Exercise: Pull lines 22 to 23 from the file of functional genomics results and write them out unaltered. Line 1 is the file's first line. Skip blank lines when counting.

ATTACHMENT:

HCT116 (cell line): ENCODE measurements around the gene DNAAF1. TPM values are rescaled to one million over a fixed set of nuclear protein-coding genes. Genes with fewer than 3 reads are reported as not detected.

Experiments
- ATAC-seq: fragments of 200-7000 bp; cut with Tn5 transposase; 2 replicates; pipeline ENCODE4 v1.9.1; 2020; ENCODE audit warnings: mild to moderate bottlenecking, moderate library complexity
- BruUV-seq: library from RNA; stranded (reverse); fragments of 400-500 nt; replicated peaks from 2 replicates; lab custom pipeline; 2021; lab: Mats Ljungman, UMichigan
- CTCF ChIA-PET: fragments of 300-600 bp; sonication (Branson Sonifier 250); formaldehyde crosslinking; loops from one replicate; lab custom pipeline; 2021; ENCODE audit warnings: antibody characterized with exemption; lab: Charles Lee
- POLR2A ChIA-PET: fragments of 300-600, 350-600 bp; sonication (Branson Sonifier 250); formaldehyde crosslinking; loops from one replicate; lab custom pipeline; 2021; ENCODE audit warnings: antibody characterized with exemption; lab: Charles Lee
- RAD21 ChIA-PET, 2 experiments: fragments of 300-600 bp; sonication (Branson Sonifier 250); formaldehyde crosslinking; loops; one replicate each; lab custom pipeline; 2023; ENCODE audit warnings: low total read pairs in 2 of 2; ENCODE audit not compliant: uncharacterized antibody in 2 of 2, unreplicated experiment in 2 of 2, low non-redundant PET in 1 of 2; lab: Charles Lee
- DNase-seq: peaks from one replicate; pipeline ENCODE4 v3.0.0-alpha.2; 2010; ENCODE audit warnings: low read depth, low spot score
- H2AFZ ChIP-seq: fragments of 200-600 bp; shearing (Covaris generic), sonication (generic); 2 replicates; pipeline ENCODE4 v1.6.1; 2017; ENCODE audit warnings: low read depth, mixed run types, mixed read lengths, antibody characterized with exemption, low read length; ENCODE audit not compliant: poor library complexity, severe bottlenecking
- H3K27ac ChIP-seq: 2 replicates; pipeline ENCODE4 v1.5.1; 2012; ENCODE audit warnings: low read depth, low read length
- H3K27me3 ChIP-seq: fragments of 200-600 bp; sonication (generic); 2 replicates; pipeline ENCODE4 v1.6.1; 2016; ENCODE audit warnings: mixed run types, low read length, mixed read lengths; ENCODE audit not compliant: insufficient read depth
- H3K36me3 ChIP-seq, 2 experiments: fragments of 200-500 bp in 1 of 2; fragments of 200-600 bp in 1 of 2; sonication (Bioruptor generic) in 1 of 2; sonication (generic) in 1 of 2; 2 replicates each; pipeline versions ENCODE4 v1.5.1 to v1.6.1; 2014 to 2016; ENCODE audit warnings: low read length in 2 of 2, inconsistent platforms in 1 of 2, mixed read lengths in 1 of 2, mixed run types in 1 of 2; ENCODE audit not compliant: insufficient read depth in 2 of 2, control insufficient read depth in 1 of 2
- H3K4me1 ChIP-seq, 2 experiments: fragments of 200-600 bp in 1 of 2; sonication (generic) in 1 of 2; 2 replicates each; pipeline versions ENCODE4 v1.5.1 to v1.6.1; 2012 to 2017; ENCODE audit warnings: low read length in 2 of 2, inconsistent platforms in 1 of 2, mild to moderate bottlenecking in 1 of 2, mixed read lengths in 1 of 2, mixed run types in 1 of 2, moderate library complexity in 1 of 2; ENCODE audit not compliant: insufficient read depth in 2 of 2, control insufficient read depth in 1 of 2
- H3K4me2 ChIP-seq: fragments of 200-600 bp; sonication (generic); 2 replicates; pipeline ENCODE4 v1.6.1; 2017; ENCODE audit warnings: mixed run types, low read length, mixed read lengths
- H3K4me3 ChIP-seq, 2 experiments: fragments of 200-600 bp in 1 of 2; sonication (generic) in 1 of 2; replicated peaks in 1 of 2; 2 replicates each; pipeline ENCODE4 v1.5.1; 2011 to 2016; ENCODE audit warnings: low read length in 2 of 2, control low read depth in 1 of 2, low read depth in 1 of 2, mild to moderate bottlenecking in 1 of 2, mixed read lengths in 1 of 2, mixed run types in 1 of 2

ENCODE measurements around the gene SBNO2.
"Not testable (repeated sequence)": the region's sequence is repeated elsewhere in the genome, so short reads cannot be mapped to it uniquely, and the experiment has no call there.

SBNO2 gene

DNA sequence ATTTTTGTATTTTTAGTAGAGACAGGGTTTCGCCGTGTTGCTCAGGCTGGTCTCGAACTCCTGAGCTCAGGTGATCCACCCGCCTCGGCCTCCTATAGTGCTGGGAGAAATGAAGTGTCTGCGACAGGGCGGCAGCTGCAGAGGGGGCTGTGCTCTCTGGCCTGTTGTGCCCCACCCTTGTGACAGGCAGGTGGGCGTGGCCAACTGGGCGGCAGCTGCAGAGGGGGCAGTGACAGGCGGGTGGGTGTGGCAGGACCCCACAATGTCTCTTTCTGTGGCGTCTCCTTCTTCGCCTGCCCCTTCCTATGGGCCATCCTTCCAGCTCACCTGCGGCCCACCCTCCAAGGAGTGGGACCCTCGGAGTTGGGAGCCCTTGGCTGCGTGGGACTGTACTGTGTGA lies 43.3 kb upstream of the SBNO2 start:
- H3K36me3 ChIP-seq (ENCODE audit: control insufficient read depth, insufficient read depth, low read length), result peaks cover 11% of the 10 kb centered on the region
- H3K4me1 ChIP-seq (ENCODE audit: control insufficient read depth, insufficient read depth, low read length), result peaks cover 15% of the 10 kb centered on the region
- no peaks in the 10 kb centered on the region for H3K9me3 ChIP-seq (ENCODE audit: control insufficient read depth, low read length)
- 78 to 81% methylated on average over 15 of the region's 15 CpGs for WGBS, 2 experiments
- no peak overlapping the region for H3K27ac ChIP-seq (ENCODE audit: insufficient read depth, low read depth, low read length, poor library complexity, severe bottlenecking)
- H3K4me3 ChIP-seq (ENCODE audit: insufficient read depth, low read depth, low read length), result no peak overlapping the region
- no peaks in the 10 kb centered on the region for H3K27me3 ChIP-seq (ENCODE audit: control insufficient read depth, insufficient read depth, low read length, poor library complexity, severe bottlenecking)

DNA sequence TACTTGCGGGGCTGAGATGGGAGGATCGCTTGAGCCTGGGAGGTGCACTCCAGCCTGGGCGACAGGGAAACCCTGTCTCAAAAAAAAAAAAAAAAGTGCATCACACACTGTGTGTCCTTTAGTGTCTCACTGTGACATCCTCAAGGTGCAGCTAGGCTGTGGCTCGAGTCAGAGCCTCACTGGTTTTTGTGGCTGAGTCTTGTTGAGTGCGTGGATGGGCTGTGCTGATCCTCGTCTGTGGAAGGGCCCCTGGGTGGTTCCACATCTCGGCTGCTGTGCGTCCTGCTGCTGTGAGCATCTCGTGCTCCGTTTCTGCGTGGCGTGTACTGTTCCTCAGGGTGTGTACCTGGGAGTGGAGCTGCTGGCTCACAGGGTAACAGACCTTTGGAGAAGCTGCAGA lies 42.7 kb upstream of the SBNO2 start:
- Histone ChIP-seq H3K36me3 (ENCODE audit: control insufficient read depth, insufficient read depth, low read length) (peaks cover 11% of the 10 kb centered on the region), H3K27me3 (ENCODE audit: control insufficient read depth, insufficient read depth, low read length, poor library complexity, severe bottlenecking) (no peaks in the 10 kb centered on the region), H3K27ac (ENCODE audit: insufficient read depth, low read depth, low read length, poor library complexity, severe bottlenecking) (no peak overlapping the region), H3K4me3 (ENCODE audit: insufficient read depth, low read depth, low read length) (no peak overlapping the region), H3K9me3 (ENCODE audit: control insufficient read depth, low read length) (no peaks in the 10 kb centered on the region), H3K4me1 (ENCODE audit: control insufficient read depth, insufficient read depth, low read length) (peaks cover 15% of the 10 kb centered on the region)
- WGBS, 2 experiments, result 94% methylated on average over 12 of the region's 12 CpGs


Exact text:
- no peaks in the 10 kb centered on the region for H3K9me3 ChIP-seq (ENCODE audit: control insufficient read depth, low read length)
- 78 to 81% methylated on average over 15 of the region's 15 CpGs for WGBS, 2 experiments